On Tuesday night, Air China flight 106 bound from Hong Kong to Dalian lost pressure in the cabin, causing the plane to descent 25,000 feet in 10 minutes. While that’s obviously a significant descent, I’d note that 2,500 feet per minute isn’t that extreme. In reality it would feel like a steep descent, and not like the plane was falling, or anything. The flight was operated by a four year old Boeing 737-800 with registration B-5851.
Oxygen masks in the cabin deployed after the plane lost pressure about 30 minutes after takeoff from Hong Kong. The plane descended from 35,000 feet to about 10,000 feet, and then eventually climbed back up to a higher altitude to complete the 1,200+ mile flight, though it did stay below 30,000 feet for the remainder of the flight. I guess they determined that it was safe to continue the flight, though it must have been odd to fly for nearly another three hours with the oxygen masks deployed.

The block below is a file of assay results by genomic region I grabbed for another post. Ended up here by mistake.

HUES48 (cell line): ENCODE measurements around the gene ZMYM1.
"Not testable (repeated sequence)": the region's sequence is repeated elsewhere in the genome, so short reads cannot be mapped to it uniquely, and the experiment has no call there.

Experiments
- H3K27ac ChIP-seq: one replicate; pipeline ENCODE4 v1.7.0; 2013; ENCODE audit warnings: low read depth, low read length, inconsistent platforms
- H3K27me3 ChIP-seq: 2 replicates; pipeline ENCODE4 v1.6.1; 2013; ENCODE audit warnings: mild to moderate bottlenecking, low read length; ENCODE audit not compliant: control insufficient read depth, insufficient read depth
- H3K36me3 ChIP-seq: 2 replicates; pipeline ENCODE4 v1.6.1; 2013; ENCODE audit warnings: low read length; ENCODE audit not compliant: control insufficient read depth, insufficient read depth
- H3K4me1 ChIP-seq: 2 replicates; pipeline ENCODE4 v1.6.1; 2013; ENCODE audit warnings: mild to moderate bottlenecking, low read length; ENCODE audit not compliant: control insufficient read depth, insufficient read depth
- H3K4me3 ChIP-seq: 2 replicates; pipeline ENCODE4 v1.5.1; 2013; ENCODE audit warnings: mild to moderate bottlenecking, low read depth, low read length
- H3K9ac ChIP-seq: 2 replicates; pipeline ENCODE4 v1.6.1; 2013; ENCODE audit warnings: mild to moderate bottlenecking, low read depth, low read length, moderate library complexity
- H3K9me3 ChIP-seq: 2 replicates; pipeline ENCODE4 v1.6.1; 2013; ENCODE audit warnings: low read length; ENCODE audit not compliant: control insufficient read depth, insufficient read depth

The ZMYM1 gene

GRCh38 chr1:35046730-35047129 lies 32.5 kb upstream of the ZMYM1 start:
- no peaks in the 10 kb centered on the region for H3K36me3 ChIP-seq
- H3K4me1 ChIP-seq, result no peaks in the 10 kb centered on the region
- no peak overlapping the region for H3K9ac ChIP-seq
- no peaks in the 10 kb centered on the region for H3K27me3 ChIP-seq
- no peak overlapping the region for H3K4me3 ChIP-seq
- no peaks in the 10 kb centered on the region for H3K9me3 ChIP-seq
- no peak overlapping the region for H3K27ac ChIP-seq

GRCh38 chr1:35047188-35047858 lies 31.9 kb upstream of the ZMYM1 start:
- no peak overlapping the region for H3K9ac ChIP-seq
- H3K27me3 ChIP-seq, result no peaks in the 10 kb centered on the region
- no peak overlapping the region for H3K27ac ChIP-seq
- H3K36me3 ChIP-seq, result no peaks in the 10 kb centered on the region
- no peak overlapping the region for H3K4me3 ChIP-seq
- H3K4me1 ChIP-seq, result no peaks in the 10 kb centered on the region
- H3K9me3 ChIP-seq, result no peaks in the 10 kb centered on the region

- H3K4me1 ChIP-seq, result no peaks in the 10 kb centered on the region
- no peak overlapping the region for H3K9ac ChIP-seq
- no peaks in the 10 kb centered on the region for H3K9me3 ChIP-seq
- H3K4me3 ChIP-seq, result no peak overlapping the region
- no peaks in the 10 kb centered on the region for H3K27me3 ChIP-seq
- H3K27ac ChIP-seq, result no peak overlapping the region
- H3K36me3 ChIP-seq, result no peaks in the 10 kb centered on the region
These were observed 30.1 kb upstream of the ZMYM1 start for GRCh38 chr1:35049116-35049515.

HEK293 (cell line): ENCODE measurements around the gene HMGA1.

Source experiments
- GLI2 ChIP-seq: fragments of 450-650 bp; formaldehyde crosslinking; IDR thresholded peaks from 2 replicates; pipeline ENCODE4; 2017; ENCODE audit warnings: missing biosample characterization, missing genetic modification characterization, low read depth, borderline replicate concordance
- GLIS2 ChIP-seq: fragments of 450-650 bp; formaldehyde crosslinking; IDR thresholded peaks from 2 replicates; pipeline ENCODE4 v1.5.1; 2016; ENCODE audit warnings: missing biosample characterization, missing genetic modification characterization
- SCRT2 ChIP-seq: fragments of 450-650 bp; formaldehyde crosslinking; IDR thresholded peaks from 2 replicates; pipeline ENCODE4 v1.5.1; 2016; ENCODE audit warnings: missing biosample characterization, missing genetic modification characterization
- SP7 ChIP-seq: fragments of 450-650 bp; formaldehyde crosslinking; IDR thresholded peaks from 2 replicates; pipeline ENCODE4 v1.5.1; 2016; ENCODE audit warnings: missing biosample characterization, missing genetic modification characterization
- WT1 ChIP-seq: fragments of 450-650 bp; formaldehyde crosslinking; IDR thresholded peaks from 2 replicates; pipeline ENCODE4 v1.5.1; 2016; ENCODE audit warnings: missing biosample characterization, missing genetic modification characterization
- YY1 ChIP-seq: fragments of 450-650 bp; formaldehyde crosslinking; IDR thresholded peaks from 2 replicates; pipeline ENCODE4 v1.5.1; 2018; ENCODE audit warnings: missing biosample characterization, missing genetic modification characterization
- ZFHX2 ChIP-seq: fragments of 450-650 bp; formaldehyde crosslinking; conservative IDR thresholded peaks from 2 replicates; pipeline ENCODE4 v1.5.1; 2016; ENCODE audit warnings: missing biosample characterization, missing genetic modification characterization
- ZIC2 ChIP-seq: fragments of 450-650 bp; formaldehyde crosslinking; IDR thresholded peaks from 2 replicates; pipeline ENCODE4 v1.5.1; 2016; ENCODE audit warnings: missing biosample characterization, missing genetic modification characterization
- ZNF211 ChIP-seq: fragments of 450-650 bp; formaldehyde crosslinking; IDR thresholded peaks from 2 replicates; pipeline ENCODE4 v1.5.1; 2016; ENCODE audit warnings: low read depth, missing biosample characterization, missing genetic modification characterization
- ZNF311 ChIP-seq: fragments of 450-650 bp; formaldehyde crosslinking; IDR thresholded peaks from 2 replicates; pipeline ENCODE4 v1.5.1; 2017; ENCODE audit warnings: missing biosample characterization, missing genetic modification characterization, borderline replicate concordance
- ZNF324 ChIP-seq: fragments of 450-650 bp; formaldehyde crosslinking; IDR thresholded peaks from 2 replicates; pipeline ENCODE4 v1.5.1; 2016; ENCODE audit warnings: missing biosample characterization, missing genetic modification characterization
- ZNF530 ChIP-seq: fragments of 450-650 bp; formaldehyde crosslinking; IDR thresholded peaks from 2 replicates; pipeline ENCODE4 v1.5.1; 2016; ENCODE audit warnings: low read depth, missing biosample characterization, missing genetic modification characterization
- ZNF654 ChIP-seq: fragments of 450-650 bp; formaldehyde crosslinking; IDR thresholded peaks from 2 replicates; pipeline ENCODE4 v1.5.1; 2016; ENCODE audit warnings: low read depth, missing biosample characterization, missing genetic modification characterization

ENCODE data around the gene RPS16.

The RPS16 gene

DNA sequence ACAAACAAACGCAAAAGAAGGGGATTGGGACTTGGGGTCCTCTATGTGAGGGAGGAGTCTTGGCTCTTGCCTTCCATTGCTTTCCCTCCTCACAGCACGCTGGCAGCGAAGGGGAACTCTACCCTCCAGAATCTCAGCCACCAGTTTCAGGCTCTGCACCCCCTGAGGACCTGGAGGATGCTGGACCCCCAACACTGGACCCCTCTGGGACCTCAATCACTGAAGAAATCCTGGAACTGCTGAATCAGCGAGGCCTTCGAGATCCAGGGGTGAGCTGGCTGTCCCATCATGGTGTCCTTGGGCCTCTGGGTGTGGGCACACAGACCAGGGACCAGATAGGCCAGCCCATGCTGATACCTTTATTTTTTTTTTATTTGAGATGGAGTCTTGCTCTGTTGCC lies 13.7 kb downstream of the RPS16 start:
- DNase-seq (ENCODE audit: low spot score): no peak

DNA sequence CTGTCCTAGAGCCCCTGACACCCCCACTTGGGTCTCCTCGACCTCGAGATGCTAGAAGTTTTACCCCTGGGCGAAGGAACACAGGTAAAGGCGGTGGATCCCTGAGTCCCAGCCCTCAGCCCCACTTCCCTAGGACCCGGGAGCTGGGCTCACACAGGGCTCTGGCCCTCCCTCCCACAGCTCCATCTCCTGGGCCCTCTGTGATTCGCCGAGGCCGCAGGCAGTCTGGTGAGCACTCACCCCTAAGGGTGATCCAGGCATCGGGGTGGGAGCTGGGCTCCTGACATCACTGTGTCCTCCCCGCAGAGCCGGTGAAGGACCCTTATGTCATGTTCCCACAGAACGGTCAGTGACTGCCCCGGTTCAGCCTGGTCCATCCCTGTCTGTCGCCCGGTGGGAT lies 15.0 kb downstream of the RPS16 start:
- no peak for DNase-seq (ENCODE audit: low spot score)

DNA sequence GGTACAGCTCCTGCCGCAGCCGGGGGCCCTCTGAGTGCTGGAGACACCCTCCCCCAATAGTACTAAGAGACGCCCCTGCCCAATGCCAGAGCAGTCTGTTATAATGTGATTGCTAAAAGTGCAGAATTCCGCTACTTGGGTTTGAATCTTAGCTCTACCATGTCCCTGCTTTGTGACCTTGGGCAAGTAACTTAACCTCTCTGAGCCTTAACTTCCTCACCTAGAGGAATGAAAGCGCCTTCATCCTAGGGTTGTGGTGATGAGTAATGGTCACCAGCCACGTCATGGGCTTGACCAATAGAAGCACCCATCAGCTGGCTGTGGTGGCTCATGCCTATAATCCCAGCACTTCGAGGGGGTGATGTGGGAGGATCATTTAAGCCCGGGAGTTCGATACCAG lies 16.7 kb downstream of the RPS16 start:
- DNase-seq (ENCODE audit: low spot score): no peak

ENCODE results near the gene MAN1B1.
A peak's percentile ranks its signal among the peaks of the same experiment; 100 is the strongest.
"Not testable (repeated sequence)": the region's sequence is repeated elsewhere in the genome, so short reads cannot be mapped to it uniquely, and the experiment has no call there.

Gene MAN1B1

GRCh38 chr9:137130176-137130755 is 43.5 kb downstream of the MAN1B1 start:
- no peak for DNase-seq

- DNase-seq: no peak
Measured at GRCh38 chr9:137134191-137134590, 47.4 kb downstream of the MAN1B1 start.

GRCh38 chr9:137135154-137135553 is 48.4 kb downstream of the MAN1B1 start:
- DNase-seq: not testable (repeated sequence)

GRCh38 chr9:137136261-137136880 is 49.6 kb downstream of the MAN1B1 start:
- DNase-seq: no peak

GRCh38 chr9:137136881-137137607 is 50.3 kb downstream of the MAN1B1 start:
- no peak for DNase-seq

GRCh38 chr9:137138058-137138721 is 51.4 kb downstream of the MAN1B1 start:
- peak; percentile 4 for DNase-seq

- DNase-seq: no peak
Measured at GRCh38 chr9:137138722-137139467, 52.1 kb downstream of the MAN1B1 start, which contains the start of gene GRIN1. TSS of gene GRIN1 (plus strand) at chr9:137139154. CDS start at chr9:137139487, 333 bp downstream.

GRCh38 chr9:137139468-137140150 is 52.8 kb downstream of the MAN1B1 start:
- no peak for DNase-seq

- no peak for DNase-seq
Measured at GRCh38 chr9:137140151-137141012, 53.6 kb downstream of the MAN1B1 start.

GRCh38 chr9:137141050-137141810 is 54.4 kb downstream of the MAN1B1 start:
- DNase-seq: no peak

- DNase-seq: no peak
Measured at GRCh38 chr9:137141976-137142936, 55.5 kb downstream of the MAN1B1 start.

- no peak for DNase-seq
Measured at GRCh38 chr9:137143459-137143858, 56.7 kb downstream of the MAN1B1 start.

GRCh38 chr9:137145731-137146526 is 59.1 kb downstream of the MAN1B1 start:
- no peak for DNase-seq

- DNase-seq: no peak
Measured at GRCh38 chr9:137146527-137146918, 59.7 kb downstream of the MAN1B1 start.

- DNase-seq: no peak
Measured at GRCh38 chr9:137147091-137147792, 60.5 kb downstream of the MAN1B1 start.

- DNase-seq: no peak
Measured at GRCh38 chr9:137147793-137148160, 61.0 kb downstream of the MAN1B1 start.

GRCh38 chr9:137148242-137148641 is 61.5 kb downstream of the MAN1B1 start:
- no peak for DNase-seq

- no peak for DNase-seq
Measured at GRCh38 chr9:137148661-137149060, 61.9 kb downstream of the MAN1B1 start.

We can’t judge the pilots’ actions here until an investigation is completed, though typically you’d divert if a cabin depressurized in this way, out of an abundance of caution, if nothing else (not to mention that it’s really odd to fly with oxygen masks deployed). That’s not to say the pilots necessarily did anything wrong (that remains to be seen), but rather that more often than not that’s what happens.
What’s perhaps most interesting is what some claim is behind the incident. Danny Lee at the South China Morning Post reports that Air China has vowed “zero tolerance” if the crew is found to be at fault. The People’s Daily reports that the pilots are suspected to have been smoking in the cockpit. I’m not sure the connection that has to the depressurization, though it does bring to light a common concern I’ve had with some Chinese airlines.
I’ve written in the past about how smoking in the cockpit seems to be a common occurrence on some Chinese airlines. Smoking for passengers is strictly prohibited, while in Chinese cockpits it seems quite common. It does seem like there are some potential safety issues with pilots smoking in the cockpit, so it will be very interesting to see what comes of this investigation, and in particular, if we see the Civil Aviation Administration of China finally cracking down on this practice.
This will be an interesting one to watch…